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How PlayStation Move Works

The PlayStation Eye and That Big Glowing Ball
Some gamers trying out the Move at E3. Note the glowing ball.
Some gamers trying out the Move at E3. Note the glowing ball.
Doug Kline @

Attaching a bulbous, glowing sphere to the top of a device is one way to make it stand out, but the PlayStation Move's ball isn't just for looks -- it's actually an integral part of the controller. Working in tandem with Sony's PlayStation Eye camera, which comes included with the Move bundle, the ball allows for 3-D motion tracking in real-time.

Inside the ball is an RGB LED, which means the sphere can light up with practically any color. When multiple Move controllers are used simultaneously (the PlayStation 3 supports up to four at once), it's easy to tell them apart by the color of the sphere.

The ball's primary function, however, is providing a visual reference for the PlayStation Eye. The PlayStation Eye is a USB camera that plugs into the PlayStation 3 system and captures video at a resolution of 640x480 at 60 frames per second. Those specifications translate into a very quick response time, meaning actions the PlayStation Eye perceives are displayed on the screen with minimal delay or lag [source: Sony].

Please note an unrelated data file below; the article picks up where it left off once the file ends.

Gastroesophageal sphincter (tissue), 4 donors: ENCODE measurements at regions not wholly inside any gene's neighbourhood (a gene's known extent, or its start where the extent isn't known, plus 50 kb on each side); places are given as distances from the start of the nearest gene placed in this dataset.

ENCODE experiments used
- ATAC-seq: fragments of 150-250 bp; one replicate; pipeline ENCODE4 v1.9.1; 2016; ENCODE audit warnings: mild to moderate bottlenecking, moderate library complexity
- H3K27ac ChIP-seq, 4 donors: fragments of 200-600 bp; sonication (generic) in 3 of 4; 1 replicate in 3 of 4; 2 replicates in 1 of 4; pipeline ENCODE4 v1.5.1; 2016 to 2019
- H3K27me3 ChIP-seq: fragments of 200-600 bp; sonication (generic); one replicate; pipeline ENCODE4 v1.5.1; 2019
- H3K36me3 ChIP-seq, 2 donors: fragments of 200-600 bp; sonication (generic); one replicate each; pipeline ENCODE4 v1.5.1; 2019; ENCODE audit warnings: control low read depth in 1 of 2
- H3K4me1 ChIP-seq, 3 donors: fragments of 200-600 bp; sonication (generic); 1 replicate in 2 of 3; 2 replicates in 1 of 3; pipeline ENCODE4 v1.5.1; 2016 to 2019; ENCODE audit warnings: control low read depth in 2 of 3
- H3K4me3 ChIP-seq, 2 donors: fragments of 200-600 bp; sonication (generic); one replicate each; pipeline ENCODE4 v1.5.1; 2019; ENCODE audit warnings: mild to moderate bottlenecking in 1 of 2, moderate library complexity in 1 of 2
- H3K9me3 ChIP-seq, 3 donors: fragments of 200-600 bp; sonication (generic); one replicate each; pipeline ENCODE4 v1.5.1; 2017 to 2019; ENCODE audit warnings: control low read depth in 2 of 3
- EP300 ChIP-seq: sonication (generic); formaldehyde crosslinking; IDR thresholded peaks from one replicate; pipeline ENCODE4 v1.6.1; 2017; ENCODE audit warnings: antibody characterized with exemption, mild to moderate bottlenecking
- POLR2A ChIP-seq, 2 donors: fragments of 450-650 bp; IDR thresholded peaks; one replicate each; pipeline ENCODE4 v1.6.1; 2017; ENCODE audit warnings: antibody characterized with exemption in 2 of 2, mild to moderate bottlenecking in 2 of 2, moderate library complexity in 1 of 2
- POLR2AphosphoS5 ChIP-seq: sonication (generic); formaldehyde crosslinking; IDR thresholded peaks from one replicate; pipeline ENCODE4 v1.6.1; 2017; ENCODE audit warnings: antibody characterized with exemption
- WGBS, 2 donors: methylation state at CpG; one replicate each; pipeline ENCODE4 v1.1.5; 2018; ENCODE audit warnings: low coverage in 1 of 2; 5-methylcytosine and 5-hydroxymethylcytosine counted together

Things get interesting when the Move comes into play: The PlayStation Eye has been programmed to recognize the exact size and shape of the ball on top of the Move remote. Once the Move controller is visible to the camera, it's able to detect the exact positioning of the ball in 3-D space. By tracking the size of the ball (and easily following it, thanks to the glowing LED) the PlayStation Eye can accurately tell where the ball is at any time.

In addition to tracking the ball's coordinates, the PlayStation Eye can identify human faces and perform head tracking -- once it recognizes the people in front of it, the Eye can accurately follow the movements of their heads, but not quite as accurately as following the Move's sphere -- after all, people don't come in an exact size and shape! This entire process can be carried out within the span of less than one frame of movement (out of 60 per second) thanks to the power of the PlayStation 3's processor [source: Joystiq].

The video interface isn't the Eye's only ability. It can also pick up audio via an array of four microphones. Primarily, though, the Eye's task is keeping up with the Move remote's location. But location only paints half the picture -- it takes a whole other mess of sensors to interpret the orientation and movements of the Move, and they're all packed tightly into the controller itself.